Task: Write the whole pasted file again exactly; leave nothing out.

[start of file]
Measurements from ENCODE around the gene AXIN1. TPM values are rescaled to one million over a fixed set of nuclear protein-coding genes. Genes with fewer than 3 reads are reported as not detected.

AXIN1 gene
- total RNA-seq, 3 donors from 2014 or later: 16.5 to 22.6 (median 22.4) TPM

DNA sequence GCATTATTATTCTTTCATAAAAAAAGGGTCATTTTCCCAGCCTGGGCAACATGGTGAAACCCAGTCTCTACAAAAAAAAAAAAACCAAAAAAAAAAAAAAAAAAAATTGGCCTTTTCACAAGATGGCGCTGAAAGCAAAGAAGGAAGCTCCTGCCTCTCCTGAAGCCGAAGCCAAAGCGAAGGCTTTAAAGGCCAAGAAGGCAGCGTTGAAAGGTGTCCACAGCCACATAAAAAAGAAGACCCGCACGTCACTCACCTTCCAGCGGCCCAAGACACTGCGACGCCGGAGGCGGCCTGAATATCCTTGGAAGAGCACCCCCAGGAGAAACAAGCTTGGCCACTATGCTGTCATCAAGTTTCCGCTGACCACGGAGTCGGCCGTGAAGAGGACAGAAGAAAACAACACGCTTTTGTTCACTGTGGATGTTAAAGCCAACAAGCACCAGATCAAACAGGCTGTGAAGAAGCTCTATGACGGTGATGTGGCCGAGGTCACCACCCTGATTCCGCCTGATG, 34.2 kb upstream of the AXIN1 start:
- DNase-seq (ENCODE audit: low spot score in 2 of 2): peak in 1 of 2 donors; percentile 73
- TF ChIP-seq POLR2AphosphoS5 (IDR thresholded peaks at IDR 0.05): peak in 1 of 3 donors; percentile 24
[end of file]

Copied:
Measurements from ENCODE around the gene AXIN1. TPM values are rescaled to one million over a fixed set of nuclear protein-coding genes. Genes with fewer than 3 reads are reported as not detected.

AXIN1 gene
- total RNA-seq, 3 donors from 2014 or later: 16.5 to 22.6 (median 22.4) TPM

DNA sequence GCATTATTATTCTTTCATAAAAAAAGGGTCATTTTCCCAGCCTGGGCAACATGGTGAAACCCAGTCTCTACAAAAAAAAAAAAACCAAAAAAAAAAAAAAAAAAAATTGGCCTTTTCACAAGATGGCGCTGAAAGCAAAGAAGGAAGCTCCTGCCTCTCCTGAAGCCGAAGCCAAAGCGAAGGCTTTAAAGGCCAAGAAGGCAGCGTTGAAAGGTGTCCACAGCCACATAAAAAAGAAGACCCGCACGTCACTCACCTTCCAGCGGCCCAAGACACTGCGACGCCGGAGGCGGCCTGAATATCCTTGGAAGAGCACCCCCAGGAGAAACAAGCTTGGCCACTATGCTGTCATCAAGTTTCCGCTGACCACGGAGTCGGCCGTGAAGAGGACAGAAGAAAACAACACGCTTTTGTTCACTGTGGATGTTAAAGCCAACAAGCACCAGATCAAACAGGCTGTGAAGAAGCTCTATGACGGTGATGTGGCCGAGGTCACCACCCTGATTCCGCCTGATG, 34.2 kb upstream of the AXIN1 start:
- DNase-seq (ENCODE audit: low spot score in 2 of 2): peak in 1 of 2 donors; percentile 73
- TF ChIP-seq POLR2AphosphoS5 (IDR thresholded peaks at IDR 0.05): peak in 1 of 3 donors; percentile 24